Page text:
Notable Campus Spaces

Benjamin S. Anderson House

The Benjamin S. Anderson House was built in the late 1890’s and served as the residence of F. W. Gano, one of the founders of Fort Valley High and Industrial School, before later being sold to the school. It is the oldest building on campus and, despite its age, its architectural design captures the attention of campus visitors. The building is named as a tribute to Anderson, an agriculture instructor at Fort Valley State University for 25 years in the mid-twentieth century.

This colonial Dutch revival style was a popular architectural one for rural cottages of that era. The house was initially renovated around 1918 and served as the family home of Principal H. A. Hunt, Sr.; President Horace Mann Bond; and President Cornelius Vanderbilt Troup. Bond’s son Julian lived in the house as a child before becoming a civil rights icon as the founding president of the Southern Poverty Law Center, a founder of the Georgia Legislative Black Caucus and Student Nonviolent Coordinating Committee (SNCC), and later national chairman of the NAACP. During Horace Bond’s tenure, the house hosted scholars and celebrities among the most notable African-Americans of their time, including Dr. W.E.B. DuBois and Paul Robeson, a star of the Harlem Renaissance.

Since its original 1966 renovation, the building has provided office space for numerous institutional services. Some have been:  the Office of Alumni Affairs; the Life Center; the Office of Continuing Education; Talent Search; the Office of Financial Aid; the Office of Cooperative Extension; Honor House for female students; the Credit Union; and the Welcome Center. It presently houses the campus Heritage Museum and the historic Biggs Collection. This total building displays in the rooms contain period furnishings, silver, glassware, china, quilts, linens, and civil war memorabilia, dating from 1860-1900. These items are from an antebellum home in Box Springs, Georgia which were bequeathed by the plantation owner to Mr. Biggs’ grandmother, who was a former slave. The Smithsonian Institution in Washington, D. C. sought the collection for its anthology display. However, Mr. Alphonso Biggs chose to donate the entire collection to Fort Valley State College in 1991. His gesture, in part, was due to the influence of his early school teachers.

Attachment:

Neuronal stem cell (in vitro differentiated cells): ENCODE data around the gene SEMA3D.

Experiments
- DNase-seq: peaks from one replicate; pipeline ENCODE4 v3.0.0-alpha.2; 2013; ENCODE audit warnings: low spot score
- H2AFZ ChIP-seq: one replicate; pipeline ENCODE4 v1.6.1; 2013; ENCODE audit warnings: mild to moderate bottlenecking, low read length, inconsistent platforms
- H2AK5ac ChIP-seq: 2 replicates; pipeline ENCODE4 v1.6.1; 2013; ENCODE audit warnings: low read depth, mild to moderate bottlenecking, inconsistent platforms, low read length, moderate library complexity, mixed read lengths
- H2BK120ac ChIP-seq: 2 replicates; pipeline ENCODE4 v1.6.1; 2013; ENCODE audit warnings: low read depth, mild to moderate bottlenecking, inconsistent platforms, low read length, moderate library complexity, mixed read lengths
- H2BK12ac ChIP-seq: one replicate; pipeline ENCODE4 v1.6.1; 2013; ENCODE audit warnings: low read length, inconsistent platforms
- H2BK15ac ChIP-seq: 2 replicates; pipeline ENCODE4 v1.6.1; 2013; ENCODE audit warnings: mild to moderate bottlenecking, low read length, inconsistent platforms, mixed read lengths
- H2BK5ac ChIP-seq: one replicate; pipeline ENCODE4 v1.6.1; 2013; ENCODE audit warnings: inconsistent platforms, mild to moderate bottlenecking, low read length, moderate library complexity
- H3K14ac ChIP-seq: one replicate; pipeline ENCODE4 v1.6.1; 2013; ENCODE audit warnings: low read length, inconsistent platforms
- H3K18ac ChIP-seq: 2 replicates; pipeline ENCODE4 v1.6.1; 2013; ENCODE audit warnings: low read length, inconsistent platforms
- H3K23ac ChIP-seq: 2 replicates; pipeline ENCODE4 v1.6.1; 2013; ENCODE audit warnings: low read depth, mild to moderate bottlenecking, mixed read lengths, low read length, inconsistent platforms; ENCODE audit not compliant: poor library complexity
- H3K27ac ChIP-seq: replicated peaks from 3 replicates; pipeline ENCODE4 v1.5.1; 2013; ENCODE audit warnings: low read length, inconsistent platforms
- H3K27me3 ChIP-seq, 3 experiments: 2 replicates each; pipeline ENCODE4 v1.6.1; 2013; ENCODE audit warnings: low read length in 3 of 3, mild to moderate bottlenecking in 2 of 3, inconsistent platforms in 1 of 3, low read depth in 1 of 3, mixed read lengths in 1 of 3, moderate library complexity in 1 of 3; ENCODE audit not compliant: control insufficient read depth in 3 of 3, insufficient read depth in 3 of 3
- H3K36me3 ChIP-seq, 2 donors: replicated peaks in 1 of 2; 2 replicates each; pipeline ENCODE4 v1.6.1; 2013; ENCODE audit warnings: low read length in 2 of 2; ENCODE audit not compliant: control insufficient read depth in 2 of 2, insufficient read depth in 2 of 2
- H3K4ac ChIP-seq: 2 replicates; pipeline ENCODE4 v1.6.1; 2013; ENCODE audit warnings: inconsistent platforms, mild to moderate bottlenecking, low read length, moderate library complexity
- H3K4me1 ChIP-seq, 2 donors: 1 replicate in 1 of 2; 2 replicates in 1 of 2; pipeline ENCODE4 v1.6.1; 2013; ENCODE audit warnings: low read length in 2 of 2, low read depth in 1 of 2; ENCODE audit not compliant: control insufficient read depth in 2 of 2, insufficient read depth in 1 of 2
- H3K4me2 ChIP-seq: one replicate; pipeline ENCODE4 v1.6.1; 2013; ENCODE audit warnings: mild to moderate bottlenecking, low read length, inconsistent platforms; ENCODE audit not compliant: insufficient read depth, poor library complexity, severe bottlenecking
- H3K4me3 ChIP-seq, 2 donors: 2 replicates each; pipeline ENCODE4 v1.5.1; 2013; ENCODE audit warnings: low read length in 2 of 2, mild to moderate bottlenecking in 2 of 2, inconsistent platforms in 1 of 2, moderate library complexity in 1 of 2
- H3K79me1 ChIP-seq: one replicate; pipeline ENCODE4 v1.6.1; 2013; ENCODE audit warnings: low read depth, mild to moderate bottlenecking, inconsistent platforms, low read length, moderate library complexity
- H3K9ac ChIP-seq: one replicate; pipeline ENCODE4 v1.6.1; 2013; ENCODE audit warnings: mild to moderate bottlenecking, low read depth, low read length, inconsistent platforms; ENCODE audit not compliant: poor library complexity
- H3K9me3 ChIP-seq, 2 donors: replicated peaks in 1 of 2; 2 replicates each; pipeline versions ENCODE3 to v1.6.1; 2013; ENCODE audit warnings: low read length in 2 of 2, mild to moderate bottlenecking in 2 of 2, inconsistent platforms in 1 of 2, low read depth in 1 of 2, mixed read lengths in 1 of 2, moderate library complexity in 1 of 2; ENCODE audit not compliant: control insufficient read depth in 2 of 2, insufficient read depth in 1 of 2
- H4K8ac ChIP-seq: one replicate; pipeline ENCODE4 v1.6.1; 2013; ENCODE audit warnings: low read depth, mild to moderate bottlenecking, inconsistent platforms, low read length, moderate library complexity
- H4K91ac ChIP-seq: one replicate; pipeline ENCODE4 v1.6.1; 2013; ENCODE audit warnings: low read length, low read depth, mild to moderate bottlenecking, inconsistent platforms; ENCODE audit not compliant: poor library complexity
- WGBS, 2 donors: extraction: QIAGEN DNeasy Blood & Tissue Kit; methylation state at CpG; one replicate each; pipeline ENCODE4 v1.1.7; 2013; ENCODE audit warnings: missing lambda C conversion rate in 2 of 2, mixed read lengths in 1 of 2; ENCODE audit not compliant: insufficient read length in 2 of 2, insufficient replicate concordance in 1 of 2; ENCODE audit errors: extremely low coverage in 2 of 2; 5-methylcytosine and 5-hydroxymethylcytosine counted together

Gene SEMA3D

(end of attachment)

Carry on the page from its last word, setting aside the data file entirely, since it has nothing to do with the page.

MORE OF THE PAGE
Mr. Benjamin S. Anderson was born in Magnolia, Alabama, October 12, 1904. He graduated from Tuskegee Institute with a B. S. degree in Agriculture in 1938 and earned the M. S. degree from the University of Montana in 1948. He did further study at Pennsylvania State University.

Mr. Anderson was Special Supervisor and Assistant Agricultural Itinerant Teacher for the Division of Vocational Education, Georgia Department of Education. At Fort Valley State, he served as Instructor and Assistant Professor of Agriculture in the University System of Georgia. After twenty-five years of service at this institution, he retired December 31, 1969.

Mr. and Mrs. Anderson were very active members of Trinity Missionary Baptist Church in Fort Valley. She sang in the Choir and taught in the local school system, until her untimely death. He served as Assistant Superintendent, and Superintendent of the Sunday School. Mr. Anderson was a member of the Board of Trustees for Trinity. They had a son, named after him, who became a medical docror in Cartersville, Georgia.

Mr. Benjamin S. Anderson, Sr. died on February 2, 1971.

Also read:

“History for the Taking,” Athens Banner-Herald